The card invitation says "There's nothing to buy..."
The only name on the card offer is "LPS" which actually is Light Power Solutions LLC a company allegedly controlled by Gary Light of Beldin, Mississippi.
In a promise to readers of the dinner invitation to "lower and possibly eliminate their utility bills" we suspect many will be enticed to call the toll-free number (855) 396-2647 to "confirm reservations" as required by the card.
The clue to what's going on is this offer is the statement "Husband and wife must attend dinner and demonstration together." Make no doubt about it, this is a sales presentation.
What's The Catch?
They are selling electric "power saver" boxes, "Powerworx" an overpriced 6-pound unit that falsely claims to possibly eliminate electric bills, and grossly overpriced aluminum foil attic barrier installations to reduce AC and heating costs.
We checked out the previous company providing the last "free dinner" offer in LaBelle, and checked with a Better Business Bureau. It's revealing.
Light Power Solutions (LPS) is operating with the same sales pitches and energy "saving" products as Utility Management Association UMA), a limited liability corporation that's Florida corporate charter was revoked in September 2011, then based in Tupelo, Mississippi where it started in 1978, and later changed to Beldin, MS.
Utility Management Association came through town March 25, 2007 with the same "energy saving" offers to local homeowners who came to their free dinner back then. Their main target audience seems to be elderly homeowners in small towns.
The company sold a product called "Utility Shield" which customers have described as a thin aluminum-type reflective sheeting that is installed over attic insulation which the company claims will result in energy savings. The company also sold water heater insulation and water saving shower heads.
The mass marketed invitation letter received this week from LPS is postmarked from zip code 38801, which is Tupulo, Mississippi, the same location as Utility Management Association.
Dubious History Of The Company
The BBB opened a file on UMA owned by Gary Light in October of 2003 after numerous consumer complaints. On November 17, 2006 the company's membership in the BBB was revoked by the BBB's Board of Directors due to unauthorized use of the BBB name and/or logo.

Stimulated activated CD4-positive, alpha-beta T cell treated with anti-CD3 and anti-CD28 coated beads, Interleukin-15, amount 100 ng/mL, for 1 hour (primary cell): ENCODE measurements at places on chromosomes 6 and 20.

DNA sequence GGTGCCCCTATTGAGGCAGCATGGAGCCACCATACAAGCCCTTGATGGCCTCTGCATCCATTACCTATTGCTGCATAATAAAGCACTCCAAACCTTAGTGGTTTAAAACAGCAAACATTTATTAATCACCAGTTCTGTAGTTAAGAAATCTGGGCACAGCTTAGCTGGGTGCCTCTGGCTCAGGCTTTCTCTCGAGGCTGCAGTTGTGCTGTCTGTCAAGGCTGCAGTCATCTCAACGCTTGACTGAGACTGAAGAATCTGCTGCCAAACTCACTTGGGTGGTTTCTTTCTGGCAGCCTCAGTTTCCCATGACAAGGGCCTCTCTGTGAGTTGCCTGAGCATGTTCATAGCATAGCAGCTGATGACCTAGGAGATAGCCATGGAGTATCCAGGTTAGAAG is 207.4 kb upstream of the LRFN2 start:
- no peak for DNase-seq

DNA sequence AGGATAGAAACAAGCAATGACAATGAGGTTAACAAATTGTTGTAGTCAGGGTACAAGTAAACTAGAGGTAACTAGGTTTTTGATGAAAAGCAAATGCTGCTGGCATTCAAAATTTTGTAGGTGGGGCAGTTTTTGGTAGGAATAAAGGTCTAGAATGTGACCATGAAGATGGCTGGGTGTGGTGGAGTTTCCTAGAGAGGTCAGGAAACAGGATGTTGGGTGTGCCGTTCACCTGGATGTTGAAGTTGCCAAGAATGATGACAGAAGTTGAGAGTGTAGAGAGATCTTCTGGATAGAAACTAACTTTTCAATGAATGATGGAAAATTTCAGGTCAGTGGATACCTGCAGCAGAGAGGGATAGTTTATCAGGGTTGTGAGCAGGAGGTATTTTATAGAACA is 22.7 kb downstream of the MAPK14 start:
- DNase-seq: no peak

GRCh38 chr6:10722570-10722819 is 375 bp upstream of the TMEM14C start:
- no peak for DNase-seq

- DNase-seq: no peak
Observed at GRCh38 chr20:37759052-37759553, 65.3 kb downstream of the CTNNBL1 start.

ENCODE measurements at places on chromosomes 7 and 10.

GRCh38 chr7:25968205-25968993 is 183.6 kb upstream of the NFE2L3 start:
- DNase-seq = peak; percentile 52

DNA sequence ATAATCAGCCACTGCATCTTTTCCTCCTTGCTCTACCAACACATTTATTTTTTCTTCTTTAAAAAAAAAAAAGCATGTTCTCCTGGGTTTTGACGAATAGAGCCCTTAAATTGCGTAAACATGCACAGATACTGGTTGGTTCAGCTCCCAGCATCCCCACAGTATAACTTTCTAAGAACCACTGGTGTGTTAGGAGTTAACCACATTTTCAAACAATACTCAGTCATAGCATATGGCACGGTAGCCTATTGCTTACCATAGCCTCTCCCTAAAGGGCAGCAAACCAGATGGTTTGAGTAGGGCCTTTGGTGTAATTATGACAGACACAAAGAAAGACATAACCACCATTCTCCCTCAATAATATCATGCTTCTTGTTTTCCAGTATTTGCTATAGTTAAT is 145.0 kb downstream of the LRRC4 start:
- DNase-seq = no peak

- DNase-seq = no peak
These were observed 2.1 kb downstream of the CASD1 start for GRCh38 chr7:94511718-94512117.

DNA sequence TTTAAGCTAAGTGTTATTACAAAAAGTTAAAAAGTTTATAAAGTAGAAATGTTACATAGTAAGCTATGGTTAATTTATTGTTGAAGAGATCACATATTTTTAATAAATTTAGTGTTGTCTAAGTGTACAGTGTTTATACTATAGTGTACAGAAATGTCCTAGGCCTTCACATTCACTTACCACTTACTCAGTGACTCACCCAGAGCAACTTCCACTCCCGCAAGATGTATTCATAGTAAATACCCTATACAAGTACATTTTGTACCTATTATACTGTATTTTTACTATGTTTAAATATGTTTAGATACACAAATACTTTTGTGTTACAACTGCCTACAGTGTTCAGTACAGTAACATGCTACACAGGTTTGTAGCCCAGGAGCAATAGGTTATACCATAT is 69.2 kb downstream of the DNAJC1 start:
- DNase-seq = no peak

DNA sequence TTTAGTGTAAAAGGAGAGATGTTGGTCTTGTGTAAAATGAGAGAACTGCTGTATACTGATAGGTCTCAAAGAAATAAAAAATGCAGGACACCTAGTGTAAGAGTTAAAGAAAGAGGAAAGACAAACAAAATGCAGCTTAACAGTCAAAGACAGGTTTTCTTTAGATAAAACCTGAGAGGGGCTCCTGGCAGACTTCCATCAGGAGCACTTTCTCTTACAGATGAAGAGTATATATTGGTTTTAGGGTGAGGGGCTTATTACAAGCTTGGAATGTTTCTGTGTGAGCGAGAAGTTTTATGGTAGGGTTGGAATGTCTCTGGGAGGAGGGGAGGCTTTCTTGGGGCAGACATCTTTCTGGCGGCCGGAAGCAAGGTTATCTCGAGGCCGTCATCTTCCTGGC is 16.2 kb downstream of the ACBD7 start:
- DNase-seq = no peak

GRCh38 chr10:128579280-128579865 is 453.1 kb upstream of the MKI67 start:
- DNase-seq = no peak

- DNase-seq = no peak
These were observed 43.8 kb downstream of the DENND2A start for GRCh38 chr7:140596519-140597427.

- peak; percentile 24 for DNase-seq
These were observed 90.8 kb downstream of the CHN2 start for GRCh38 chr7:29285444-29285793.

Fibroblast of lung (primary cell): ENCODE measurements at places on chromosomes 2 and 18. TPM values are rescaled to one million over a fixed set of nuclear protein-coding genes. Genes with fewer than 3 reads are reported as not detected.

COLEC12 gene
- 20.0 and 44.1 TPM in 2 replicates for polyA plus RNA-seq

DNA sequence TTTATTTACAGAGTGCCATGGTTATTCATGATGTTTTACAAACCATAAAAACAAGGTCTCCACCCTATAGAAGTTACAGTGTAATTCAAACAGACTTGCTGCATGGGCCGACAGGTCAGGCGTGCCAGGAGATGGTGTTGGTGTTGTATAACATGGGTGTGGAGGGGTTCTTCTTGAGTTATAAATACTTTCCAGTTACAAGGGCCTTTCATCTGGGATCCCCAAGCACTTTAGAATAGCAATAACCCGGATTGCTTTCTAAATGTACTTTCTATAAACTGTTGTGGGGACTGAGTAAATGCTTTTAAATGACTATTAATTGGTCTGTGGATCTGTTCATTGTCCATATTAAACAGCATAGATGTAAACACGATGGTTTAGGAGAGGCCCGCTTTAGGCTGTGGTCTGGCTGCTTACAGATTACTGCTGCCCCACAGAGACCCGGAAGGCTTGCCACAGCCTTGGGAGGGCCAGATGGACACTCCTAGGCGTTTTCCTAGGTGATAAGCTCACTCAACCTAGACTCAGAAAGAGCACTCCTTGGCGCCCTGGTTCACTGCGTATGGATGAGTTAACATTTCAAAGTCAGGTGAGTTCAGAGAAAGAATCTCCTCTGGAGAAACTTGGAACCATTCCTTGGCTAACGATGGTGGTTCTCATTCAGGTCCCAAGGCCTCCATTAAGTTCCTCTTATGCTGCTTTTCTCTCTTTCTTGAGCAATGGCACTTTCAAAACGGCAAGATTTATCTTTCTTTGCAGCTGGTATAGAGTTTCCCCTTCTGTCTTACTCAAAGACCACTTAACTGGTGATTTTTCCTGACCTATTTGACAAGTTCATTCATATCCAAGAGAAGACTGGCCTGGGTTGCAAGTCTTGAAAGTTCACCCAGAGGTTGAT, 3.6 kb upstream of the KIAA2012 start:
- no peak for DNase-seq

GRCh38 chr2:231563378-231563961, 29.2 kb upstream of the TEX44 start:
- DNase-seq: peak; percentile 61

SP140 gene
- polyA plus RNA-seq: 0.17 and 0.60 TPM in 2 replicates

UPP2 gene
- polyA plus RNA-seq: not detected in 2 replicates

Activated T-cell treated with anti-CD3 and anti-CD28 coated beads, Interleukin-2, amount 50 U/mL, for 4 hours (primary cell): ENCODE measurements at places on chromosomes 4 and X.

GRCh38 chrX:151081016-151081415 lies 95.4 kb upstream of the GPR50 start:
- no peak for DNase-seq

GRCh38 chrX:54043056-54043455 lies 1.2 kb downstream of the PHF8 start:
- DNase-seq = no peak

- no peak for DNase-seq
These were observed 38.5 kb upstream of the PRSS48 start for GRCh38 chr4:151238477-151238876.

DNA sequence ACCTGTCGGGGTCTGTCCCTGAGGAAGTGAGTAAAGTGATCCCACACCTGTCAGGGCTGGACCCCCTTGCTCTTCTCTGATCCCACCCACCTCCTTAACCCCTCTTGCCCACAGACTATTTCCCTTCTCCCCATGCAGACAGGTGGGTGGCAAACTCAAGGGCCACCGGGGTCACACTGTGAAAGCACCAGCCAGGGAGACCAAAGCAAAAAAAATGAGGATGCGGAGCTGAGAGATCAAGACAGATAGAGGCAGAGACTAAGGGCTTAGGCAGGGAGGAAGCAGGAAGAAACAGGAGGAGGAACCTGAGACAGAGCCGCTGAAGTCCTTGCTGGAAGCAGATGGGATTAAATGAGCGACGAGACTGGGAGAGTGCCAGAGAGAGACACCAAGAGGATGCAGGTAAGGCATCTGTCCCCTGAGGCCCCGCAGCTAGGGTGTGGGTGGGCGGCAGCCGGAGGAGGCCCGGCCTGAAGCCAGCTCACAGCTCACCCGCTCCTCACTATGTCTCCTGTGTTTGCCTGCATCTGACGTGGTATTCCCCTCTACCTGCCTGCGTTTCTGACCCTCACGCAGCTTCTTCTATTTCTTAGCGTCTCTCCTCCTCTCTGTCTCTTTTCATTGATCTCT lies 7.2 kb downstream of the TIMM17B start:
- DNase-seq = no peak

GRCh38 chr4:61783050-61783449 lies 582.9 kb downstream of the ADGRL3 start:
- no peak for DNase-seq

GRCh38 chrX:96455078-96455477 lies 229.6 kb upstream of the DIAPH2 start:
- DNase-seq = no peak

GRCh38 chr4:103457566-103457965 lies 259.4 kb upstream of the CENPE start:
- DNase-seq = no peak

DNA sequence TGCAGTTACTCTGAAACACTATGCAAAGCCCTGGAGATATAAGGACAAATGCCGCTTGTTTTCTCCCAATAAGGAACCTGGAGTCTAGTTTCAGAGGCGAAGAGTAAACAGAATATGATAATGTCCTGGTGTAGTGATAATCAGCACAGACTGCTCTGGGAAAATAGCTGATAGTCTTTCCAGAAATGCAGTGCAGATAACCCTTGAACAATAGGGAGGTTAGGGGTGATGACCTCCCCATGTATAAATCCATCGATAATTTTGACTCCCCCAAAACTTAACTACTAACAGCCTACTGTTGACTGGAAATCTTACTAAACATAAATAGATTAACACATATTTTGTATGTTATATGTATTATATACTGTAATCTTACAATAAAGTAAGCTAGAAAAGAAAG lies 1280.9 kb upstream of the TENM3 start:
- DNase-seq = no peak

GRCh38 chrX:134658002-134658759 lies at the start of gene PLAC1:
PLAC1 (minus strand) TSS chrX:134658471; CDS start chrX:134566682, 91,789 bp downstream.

Gary Light owns Light Commercial Power LLC, with a home office at 3289 McCullough Ave., Beldin, MS. This outfit operates what appears to be a multi-level sales scheme convincing individuals to become sales "affiliates" for the "Powerworx" electrical power saver box. This is the same gadget the company will offer at it's "free dinner" presentations.
Agents become affiliates after paying a $135 fee, and sell the unit at $1,395 and get a $300 commission. Buyers of the units can also become affiliates and a bonus for each unit he sells then goes to the original seller under a "1-UP" commission setup.
Light Power Solutions LLC, the sponsor of the free dinners, is reportedly hiding it's real owners, which allegedly is Gary Light, but has been reported by a former sales representative as owned in name only by Mark Beckworth, with an office out of Orange Park, Fl. just outside Jacksonville.
Published reports also indicate another name connected with the company, Greg Rogers. Reports say company management have to go to Gary Light for decision making. Roger's number has been published as 662-213-9127. Another published Mississippi number connected with this sales scheme seems to be 662-844-5532.
The Florida Secretary of State office shows Light Power Solutions LLC at 1677 Wells Road, Suite A,